In a statement emailed later, she said: “The American election system envisions citizen engagement and we are training people to assume the roles outlined in the statutes.”
Ms. Mitchell’s operation sits at a tension point for her party. While the establishment is eager to take advantage of the base’s energy and outrage over 2020, some are wary of being associated with — or held accountable for — some of the more extreme people in the movement. The feeling is mutual among activists, many of whom believe the R.N.C. did not do enough to back Mr. Trump’s challenge.
The Republican National Committee’s involvement is part of a return to widespread election-work organizing. For nearly 30 years, the committee was limited in some operations by a consent decree after Democrats accused party officials in New Jersey of hiring off-duty police officers and posting signs intended to scare Black and Latino people away from voting. The committee was freed of restrictions in 2018.
This year, its multimillion-dollar investment includes hiring 18 state “election integrity” directors and 19 state “election integrity” lawyers. The party has so far recruited more than 5,000 poll watchers and nearly 12,000 poll workers, according to the committee. These efforts are separate from the Election Integrity Network, said Emma Vaughn, an R.N.C. spokeswoman.
But in multiple states, the R.N.C. election integrity directors have been involved in Ms. Mitchell’s events. Ms. Vaughn acknowledged that party officials participate in events hosted by other groups to recruit poll workers and poll watchers. She noted that in many states poll monitors must be authorized by the party. The R.N.C. is training its monitors to comply with laws protecting voting rights, she said.
“The R.N.C. works with other groups who have an interest in promoting election integrity, but the party’s efforts are independent from any outside organization,” Ms. Vaughn said.
Harnessing the Energy
Since 2020, scores of local groups have popped up around the country to promote claims about the election. Many are run by activists with little experience in politics or elections but who have amassed sizable membership lists and social media followers. They are spurred on by national figures touring the circuit and spreading false claims.
Ms. Mitchell stepped in to harness that energy.
The 71-year-old lawyer has been a steady and influential force in the voting battles. Once a liberal Democrat in Oklahoma, Ms. Mitchell has been a fixture in the conservative movement. She has represented the National Rifle Association and was on the board of the American Conservative Union. She has worked closely with Virginia Thomas, the wife of the Supreme Court justice Clarence Thomas, on organizing through the Council for National Policy, a national coordinating group for conservative leaders.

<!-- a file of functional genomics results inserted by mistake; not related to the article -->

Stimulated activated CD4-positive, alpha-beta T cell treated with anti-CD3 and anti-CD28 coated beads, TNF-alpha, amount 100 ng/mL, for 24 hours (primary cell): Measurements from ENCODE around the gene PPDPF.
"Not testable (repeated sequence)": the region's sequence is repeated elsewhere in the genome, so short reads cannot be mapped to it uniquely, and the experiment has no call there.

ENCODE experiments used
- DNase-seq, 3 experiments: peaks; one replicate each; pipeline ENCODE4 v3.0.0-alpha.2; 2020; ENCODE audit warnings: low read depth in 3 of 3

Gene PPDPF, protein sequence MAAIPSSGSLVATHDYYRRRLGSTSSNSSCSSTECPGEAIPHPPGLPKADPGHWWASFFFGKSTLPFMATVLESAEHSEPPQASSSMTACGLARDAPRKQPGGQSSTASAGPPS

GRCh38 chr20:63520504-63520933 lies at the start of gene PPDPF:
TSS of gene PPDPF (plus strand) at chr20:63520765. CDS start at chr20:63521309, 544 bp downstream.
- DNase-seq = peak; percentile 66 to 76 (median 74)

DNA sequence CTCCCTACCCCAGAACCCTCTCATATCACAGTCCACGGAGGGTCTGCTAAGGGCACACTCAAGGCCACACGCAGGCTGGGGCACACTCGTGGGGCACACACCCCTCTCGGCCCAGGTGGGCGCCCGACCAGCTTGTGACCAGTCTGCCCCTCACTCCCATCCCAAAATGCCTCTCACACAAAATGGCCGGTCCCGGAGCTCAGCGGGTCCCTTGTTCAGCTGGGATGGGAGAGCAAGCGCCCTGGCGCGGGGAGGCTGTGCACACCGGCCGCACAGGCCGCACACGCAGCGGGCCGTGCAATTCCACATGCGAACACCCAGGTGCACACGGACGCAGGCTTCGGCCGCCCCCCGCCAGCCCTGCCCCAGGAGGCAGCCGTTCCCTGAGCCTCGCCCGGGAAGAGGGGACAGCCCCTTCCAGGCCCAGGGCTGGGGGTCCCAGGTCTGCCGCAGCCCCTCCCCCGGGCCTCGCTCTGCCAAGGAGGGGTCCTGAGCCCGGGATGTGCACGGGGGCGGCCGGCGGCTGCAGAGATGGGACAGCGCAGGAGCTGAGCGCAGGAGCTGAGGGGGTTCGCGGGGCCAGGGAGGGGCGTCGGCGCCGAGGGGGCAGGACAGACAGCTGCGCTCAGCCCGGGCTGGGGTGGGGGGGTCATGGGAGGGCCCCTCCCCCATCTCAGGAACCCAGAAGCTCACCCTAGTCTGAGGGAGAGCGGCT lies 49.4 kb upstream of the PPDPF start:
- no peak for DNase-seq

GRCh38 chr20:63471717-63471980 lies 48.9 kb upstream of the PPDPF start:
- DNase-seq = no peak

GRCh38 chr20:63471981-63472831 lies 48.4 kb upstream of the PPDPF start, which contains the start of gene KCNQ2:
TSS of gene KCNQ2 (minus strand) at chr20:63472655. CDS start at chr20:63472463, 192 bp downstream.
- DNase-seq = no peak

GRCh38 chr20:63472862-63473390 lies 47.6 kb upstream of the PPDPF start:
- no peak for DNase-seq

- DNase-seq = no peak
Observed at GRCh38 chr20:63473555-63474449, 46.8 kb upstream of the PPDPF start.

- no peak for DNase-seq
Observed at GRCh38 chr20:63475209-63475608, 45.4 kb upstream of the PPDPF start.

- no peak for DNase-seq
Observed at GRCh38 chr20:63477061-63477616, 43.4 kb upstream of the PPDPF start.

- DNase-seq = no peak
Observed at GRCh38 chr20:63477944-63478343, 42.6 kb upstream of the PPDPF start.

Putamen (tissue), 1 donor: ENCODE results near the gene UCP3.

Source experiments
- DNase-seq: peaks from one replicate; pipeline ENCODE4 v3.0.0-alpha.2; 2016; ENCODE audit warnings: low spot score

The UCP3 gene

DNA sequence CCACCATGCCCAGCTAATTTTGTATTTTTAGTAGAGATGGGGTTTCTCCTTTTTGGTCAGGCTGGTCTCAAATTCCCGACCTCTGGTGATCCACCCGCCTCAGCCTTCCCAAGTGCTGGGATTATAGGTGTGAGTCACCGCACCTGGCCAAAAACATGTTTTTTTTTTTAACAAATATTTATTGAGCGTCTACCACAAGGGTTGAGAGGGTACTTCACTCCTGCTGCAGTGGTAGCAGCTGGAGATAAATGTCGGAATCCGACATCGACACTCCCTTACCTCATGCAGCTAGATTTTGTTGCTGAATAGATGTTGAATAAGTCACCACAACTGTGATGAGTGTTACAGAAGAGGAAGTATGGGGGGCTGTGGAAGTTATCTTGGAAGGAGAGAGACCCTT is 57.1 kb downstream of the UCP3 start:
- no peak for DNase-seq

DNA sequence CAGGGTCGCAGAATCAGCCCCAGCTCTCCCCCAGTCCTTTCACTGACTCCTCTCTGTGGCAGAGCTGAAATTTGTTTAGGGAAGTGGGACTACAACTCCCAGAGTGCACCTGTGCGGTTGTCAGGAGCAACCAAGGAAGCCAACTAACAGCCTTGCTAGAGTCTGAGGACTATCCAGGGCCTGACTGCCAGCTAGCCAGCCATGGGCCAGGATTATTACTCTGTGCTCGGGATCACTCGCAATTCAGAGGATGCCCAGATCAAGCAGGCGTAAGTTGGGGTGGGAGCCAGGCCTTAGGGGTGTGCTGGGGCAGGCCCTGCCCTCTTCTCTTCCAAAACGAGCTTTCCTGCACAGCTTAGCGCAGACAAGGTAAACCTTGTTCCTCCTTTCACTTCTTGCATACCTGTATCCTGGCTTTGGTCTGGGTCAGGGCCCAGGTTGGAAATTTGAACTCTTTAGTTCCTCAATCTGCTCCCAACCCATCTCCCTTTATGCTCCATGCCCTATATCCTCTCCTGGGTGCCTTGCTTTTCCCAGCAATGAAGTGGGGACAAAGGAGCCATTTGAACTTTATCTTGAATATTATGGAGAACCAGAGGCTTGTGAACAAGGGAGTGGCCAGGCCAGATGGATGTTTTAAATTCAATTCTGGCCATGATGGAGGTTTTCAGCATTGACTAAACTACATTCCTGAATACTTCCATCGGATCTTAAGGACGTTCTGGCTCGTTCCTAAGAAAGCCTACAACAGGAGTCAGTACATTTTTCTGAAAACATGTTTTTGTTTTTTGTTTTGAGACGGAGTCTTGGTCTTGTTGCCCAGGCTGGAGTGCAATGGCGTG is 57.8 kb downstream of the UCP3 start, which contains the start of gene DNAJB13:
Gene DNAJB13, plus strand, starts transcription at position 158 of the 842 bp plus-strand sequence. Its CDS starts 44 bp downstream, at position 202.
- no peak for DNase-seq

In August 2020, Mr. Trump tapped her to prepare for postelection litigation. She enlisted John Eastman, the lawyer who crafted specious legal theories claiming Vice President Mike Pence could keep Mr. Trump in power. “A movement is stirring,” Ms. Mitchell wrote to Mr. Eastman just two days after Election Day. “But needs constitutional support.”
Ms. Mitchell helped the president argue his case to state officials. She was on the phone with Mr. Trump when he asked Brad Raffensperger, Georgia’s secretary of state, to “find 11,780 votes” that could reverse Mr. Trump’s defeat there.
Her latest effort is organized through the Conservative Partnership Institute, a nonprofit organization where she serves as a senior legal fellow and where Mark Meadows, Mr. Trump’s final White House chief of staff, is a senior partner. Mr. Trump’s political action committee, Save America PAC, donated $1 million to the group last year.
Ms. Mitchell has described herself as a key conduit between activists and Republican Party leadership.
“We are trying to bridge the gap between the grass-roots and some of the issues we’ve had with the party,” she told trainees at the event outside Harrisburg.
Ms. Mitchell is no doubt connecting with some of the fringe groups and ideas some in the party once avoided.
In Virginia, for example, Ms. Mitchell helped a nonprofit organize a coalition that includes Virginians for America First, a group advocating for hand-counting ballots. It’s a position popular among some of those who believe conspiracy theories about foreign hacking in the 2020 election. The group was funded by Patrick Byrne, the former Overstock.com executive who is now a major benefactor of the election denial movement.